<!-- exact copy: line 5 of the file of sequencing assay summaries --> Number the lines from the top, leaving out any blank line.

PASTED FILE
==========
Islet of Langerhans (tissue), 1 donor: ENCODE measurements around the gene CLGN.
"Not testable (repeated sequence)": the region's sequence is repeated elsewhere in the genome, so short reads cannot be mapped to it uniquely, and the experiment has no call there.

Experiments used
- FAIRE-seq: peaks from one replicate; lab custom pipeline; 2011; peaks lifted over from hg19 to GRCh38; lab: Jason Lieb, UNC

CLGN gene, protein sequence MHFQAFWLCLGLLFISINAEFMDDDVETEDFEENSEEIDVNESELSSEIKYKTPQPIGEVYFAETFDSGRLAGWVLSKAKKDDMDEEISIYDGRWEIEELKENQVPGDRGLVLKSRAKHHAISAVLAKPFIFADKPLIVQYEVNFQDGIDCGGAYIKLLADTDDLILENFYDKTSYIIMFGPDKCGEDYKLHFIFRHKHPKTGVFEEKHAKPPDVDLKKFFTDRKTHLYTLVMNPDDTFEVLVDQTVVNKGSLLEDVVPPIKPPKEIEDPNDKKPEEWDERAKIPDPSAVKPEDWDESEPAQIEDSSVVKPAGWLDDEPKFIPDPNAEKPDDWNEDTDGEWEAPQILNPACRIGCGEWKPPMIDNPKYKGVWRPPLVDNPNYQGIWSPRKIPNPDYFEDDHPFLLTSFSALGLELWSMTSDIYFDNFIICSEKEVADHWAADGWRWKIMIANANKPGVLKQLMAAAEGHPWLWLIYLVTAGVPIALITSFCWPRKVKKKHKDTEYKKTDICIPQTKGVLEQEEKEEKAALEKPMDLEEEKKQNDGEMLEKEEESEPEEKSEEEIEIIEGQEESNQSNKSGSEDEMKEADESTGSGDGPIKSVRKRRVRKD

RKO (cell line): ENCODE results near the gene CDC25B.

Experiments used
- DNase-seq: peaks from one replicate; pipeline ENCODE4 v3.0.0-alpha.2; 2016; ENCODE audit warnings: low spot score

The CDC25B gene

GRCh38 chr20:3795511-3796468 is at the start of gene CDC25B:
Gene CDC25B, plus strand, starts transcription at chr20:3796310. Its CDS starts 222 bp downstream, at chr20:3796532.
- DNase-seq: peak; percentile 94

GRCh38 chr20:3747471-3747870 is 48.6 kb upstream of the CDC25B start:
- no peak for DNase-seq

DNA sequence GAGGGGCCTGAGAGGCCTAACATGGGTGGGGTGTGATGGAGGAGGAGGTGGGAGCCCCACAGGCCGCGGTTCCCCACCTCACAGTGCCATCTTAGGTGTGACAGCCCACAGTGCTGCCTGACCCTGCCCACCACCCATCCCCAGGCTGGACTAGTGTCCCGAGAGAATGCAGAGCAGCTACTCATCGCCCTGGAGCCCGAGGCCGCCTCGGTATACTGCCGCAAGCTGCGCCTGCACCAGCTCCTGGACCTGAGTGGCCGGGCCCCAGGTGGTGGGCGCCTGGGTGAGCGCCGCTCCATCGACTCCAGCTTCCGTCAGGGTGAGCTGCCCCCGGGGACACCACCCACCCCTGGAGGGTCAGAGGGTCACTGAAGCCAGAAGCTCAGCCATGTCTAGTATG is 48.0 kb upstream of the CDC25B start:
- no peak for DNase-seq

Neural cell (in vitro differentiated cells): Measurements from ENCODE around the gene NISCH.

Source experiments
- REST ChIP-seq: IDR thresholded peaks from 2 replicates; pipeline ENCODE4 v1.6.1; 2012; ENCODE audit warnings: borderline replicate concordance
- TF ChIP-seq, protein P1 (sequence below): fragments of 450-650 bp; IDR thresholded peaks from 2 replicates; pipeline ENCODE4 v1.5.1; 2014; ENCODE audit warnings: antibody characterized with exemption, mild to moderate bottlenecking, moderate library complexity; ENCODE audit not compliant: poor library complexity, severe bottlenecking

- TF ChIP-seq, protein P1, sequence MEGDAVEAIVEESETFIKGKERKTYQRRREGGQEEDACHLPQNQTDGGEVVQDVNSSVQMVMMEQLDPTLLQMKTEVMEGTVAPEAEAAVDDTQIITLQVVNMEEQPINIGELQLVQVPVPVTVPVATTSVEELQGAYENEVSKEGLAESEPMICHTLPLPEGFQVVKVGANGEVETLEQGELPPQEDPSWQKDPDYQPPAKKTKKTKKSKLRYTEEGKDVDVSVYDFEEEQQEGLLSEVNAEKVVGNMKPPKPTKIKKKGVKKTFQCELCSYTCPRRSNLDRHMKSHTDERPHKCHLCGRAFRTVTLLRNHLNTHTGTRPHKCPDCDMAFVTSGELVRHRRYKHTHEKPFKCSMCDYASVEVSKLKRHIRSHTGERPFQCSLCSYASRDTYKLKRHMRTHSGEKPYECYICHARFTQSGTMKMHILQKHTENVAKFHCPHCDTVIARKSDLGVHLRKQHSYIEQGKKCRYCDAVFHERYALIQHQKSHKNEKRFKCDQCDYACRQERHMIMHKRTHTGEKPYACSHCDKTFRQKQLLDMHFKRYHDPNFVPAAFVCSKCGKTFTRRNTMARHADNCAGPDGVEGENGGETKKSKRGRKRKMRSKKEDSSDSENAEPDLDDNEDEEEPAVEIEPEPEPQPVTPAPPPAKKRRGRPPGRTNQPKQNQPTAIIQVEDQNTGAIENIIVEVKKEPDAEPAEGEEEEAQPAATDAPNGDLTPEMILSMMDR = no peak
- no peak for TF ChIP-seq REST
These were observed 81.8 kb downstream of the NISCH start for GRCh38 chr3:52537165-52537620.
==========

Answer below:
CLGN gene, protein sequence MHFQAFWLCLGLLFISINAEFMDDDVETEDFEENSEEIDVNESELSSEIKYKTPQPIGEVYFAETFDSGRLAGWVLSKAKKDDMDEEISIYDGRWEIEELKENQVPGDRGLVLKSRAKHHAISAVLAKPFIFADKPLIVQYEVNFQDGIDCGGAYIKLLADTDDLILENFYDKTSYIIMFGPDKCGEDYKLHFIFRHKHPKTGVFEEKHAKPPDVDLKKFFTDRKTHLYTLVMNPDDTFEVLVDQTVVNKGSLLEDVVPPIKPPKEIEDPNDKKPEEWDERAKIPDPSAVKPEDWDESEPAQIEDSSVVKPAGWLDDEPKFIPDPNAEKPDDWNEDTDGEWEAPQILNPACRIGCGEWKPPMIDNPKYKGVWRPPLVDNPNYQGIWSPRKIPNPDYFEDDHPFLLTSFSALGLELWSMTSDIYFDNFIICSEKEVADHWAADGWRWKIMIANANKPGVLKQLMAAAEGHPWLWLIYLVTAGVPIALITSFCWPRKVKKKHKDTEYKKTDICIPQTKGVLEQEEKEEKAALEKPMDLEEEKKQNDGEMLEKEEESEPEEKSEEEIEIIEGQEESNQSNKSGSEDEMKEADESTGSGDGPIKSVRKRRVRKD